|Publication number||US4998077 A|
|Application number||US 07/453,554|
|Publication date||Mar 5, 1991|
|Filing date||Dec 20, 1989|
|Priority date||Dec 20, 1989|
|Publication number||07453554, 453554, US 4998077 A, US 4998077A, US-A-4998077, US4998077 A, US4998077A|
|Inventors||Peter Nanni, Terry K. Mansfield, Peter P. Walter|
|Original Assignee||Motorola, Inc.|
|Export Citation||BiBTeX, EndNote, RefMan|
|Patent Citations (1), Non-Patent Citations (2), Referenced by (44), Classifications (7), Legal Events (4)|
|External Links: USPTO, USPTO Assignment, Espacenet|
This invention relates generally to VCOs (voltage controlled oscillators) and in particular to VCOs utilizing microstrip resonators, and is more particularly directed toward a method for improving VCO performance through the use of a microstrip resonator having variable characteristic impedance (Z0).
As is well known, an oscillator circuit generates an output signal at a frequency determined by a resonant network within a positive feedback path used to sustain oscillation. This resonant network is commonly a parallel LC (inductance-capacitance) circuit, or tank circuit, which can easily be realized through the use of discrete inductors and capacitors. An oscillator generally includes at least one active device to ensure the necessary gain for sustaining oscillation.
Oscillators employed in radio frequency (RF) communications equipment sometimes use quartz crystal resonators as feedback elements. Quartz crystals have very high Q (quality factor) near their resonant frequencies, and can be manufactured in such a way that they very accurately control the frequency of oscillation. In order to operate over a plurality of frequencies, a corresponding number of quartz crystals and associated switching components are required.
Modern RF communication units are generally digitally synthesized. As is well known in the art, a digital frequency synthesizer steers or tunes an oscillator over a range of frequencies, thus obviating the multiple crystal approach. Generally, the frequency synthesizer provides a control voltage that is directly proportional to the frequency of interest, and voltage variable capacitors (often varactor diodes) are used to transform this varying control voltage into a varying reactance that alters the resonant frequency of the oscillator's feedback network. An oscillator that is voltage-steered in this manner is known as a voltage controlled oscillator (VCO).
Crystal resonators are not suitable as resonant networks in VCOs, primarily because their high Q and narrow bandwidth make it difficult to adjust (warp) the crystal to a different frequency through the use of varactors. Discrete tank circuits, such as those described above, work much better in VCO applications. However, the parasitic capacitance associated with discrete inductors makes them virtually unusable as tank circuit components at high frequencies. Furthermore, particularly in the design of mobile and portable RF communication units, discrete components exhibit an undesirable microphonic effect. That is, the frequency of oscillation can change sharply as the result of vibration of discrete inductors employed in the tank circuit. In addition, modern manufacturing techniques dictate that the number of discrete components be minimized, since they lead to increased manufacturing cost and decreased reliability.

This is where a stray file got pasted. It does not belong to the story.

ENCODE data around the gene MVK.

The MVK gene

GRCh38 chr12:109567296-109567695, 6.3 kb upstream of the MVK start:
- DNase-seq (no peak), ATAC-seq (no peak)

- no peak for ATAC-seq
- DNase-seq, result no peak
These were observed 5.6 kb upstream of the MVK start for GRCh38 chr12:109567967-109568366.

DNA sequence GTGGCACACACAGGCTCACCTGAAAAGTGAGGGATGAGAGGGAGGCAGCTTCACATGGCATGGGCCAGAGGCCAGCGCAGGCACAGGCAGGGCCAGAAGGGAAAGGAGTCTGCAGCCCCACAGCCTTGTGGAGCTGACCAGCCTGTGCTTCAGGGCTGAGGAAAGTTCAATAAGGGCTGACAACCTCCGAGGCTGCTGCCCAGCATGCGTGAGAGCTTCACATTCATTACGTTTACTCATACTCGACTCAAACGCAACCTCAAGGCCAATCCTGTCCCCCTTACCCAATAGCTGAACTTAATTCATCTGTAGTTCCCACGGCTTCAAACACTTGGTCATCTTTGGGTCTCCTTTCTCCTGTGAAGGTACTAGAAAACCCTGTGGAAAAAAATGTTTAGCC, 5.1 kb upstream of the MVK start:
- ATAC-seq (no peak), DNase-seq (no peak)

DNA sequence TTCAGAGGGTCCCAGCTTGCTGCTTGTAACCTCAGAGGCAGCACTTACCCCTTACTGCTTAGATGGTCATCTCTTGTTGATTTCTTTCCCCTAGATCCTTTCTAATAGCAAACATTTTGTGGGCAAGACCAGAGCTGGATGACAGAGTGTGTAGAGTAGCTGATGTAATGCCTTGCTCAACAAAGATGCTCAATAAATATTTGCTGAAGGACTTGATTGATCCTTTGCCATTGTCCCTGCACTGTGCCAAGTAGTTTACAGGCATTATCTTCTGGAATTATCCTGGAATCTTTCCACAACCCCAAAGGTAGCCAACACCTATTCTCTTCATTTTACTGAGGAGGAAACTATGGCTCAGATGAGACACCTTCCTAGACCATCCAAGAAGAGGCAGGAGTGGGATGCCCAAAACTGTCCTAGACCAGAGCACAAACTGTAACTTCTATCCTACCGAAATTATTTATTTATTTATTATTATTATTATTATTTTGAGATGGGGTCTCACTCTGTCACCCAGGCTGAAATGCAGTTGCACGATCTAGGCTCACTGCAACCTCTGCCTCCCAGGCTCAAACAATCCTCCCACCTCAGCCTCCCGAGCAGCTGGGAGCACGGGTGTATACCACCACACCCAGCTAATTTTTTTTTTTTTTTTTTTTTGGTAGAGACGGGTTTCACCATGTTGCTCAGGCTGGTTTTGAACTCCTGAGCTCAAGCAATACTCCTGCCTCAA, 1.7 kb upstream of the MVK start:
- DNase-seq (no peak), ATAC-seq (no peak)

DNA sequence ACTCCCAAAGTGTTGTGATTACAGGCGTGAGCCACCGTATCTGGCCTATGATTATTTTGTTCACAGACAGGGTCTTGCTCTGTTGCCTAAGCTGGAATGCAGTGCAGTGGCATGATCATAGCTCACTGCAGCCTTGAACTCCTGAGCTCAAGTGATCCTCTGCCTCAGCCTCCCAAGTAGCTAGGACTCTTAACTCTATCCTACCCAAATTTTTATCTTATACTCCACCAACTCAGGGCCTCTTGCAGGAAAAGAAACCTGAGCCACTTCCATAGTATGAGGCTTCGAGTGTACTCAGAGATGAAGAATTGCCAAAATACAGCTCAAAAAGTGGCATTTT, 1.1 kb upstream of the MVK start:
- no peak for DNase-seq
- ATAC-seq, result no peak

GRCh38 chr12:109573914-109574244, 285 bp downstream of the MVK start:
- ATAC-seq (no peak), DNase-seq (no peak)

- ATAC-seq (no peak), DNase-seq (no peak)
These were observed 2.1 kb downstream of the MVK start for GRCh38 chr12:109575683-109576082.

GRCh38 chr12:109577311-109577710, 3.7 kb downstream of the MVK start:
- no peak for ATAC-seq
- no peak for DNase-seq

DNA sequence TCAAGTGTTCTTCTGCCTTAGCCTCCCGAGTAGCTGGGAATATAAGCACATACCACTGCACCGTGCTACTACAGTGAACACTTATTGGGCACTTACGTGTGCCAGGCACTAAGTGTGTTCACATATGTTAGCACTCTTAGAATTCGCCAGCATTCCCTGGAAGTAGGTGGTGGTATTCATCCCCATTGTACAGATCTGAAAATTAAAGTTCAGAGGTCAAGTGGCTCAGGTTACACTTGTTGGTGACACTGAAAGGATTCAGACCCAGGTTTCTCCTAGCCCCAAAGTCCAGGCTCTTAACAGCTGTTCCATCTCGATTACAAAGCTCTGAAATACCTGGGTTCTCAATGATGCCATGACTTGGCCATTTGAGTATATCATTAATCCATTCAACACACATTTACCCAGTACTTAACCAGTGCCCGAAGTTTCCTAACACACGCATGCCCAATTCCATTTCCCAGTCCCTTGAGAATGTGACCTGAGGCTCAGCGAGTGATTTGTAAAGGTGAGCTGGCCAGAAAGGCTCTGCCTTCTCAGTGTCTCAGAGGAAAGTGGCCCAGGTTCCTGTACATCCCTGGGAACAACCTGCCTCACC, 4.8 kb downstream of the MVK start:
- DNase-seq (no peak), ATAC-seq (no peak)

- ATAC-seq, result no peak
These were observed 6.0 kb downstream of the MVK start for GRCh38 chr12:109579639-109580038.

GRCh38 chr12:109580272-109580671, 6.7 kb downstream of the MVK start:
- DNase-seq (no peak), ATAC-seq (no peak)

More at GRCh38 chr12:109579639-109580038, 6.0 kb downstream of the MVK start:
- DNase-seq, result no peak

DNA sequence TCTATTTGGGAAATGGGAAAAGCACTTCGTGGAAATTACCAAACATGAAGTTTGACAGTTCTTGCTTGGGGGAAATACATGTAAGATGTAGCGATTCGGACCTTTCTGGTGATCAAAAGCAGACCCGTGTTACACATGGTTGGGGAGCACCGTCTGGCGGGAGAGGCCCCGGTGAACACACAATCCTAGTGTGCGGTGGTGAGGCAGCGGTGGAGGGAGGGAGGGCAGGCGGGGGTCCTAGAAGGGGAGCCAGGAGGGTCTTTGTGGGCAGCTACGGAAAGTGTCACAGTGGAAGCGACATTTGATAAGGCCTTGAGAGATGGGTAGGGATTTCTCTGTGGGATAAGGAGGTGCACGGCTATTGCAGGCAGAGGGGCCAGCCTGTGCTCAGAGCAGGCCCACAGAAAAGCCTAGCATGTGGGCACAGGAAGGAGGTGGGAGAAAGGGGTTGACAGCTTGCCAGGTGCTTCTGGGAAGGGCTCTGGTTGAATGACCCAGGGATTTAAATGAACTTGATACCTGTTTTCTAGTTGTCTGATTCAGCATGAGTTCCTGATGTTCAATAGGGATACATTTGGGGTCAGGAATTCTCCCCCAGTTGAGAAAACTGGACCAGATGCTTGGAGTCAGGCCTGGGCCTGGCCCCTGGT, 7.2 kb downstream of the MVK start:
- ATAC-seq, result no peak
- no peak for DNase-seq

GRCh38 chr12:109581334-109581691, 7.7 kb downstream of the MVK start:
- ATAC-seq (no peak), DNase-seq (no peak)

A viable solution to the problems inherent in discrete components is the use of a microstrip resonator. A microstrip resonator is a transmission line of predetermined electrical length constructed with microstrip techniques, coupled to the active device of the oscillator at one end, and connected to ground at the other. Since transmission lines have distributed inductance and capacitance, a microstrip resonator will have a resonant frequency that is a function of these distributed parameters. The characteristic impedance of the transmission line resonator (Z0) is also a function of these parameters.
Ideally, a microstrip resonator selected for use in a tunable oscillator, such as a VCO, will be low loss in order to achieve optimum sideband noise performance. Since conductor losses are much greater than dielectric losses, the transmission lines are typically made relatively wide to maximize conductor Q.
Distributed inductance of a microstrip transmission line is inversely proportional to conductor width, and, since characteristic impedance varies directly with distributed inductance, making the conductor relatively wide decreases Z0 of the line. Optimum tuning bandwidth in microstrip resonator applications is obtained by using high Z0 lines. This is a direct consequence of efforts to minimize parasitic capacitance of the resonator. The parasitic resonator capacitance appears in parallel with the varactor capacitance, reducing the overall change in varactor capacitance that can be induced by varying the control voltage. Making the transmission line resonator as thin as possible minimizes the line to ground plane capacitance, and, since Z0 is inversely proportional to distributed capacitance, results in a transmission line resonator having a high characteristic impedance. Prior art implementations compromise performance by selecting a Z0 which yields adequate Q and electronic bandwidth.